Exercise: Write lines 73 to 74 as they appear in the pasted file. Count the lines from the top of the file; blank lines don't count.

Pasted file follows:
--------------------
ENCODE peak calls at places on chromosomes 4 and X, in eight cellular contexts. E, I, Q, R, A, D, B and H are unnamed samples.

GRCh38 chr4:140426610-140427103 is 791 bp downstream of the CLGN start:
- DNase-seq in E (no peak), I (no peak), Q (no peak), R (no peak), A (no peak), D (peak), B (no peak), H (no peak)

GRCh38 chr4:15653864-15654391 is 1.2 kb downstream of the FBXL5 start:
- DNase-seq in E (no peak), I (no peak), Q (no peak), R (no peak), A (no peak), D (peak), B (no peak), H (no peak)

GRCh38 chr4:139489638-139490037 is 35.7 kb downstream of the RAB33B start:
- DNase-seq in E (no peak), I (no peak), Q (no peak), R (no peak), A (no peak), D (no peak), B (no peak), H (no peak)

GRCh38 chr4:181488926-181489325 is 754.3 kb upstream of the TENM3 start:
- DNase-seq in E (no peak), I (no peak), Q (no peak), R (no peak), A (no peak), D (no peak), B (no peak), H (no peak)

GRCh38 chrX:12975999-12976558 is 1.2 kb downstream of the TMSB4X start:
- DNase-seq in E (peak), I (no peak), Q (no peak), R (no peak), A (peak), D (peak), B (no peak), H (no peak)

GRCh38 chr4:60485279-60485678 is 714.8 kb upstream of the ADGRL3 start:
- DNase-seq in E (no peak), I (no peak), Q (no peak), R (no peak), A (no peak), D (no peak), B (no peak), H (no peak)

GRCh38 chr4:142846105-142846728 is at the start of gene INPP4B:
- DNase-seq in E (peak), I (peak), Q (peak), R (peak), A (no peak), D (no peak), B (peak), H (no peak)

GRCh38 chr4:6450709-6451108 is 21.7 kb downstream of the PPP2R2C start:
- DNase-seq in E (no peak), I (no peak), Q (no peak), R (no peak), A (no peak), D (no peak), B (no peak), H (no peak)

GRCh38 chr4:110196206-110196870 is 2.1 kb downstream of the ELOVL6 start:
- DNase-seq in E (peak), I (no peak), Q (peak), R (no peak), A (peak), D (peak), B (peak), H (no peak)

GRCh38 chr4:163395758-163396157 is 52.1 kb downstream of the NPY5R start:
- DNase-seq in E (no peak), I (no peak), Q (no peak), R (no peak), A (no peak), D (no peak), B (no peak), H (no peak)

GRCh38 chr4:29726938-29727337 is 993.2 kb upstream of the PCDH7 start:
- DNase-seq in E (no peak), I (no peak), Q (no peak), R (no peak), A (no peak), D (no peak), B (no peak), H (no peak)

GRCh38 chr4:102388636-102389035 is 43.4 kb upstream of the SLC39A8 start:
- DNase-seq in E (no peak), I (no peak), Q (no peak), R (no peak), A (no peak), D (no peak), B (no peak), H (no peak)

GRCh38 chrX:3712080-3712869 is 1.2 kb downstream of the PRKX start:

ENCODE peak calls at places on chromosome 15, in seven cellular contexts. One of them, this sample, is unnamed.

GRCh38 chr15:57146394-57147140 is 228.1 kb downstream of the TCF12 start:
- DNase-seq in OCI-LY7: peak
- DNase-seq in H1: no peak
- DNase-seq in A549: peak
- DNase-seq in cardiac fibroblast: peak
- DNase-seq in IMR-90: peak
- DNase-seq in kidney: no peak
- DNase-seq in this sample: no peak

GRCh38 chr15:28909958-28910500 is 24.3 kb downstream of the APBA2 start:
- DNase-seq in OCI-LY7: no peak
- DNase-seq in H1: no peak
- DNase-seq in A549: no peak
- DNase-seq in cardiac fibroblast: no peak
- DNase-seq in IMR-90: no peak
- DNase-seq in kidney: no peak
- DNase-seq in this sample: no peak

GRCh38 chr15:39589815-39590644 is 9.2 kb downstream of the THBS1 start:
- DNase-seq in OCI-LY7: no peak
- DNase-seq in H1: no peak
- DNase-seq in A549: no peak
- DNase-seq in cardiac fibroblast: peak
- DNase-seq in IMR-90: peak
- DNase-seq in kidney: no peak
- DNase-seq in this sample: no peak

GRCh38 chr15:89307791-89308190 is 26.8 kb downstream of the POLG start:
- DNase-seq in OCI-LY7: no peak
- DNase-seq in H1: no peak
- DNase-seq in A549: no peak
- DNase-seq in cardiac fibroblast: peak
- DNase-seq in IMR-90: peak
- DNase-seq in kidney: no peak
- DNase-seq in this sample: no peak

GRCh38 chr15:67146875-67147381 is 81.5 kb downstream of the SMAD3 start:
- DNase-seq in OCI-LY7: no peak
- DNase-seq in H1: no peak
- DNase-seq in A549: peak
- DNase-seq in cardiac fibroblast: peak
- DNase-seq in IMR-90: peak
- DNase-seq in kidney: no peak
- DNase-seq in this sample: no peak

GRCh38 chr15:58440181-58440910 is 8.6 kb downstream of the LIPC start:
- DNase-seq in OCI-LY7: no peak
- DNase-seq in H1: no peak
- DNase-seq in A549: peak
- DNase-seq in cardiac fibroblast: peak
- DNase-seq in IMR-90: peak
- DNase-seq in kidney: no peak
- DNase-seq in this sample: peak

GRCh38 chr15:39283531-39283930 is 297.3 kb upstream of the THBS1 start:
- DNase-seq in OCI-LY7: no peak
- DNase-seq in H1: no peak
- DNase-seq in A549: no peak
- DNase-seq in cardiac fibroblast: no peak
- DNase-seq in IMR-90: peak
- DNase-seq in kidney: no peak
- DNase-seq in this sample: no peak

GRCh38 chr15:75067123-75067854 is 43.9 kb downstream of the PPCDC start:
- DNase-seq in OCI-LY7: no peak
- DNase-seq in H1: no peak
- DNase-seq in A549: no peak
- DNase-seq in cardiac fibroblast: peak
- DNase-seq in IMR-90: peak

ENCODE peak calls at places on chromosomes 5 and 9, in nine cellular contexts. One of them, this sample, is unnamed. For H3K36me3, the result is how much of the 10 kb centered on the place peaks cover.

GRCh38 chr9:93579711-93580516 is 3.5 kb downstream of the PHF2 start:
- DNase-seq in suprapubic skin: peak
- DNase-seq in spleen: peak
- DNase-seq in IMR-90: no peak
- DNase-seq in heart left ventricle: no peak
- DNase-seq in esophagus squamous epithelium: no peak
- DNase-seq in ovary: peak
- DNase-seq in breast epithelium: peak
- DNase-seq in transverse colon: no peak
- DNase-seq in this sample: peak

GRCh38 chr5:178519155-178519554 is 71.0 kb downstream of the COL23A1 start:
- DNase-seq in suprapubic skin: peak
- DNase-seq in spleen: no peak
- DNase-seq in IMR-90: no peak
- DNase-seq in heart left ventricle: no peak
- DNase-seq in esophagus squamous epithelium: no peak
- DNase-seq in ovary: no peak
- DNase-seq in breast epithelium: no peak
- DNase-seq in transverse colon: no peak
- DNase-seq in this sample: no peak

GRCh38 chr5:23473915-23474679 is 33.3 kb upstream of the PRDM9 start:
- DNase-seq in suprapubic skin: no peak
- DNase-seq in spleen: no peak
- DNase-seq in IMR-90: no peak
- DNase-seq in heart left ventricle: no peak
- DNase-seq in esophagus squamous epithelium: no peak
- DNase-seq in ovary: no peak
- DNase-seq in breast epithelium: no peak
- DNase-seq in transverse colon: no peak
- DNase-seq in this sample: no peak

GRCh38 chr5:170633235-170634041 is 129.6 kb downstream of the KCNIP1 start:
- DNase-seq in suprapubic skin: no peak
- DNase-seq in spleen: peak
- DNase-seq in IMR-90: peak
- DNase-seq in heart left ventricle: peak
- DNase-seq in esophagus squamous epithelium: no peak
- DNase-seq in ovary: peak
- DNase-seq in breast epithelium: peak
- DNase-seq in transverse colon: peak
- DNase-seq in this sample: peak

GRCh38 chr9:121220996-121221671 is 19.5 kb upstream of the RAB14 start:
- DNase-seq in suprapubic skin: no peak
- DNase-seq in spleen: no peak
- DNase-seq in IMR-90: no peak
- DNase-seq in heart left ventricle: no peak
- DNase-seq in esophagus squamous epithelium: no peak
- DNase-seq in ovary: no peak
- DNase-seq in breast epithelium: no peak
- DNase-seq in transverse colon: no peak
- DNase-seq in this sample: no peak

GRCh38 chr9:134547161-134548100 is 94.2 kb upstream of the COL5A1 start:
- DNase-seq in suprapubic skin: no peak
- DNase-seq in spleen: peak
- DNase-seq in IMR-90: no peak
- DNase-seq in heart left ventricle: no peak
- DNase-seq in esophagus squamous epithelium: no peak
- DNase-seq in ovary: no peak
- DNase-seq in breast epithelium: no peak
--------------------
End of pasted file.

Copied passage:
- DNase-seq in IMR-90: peak
- DNase-seq in kidney: no peak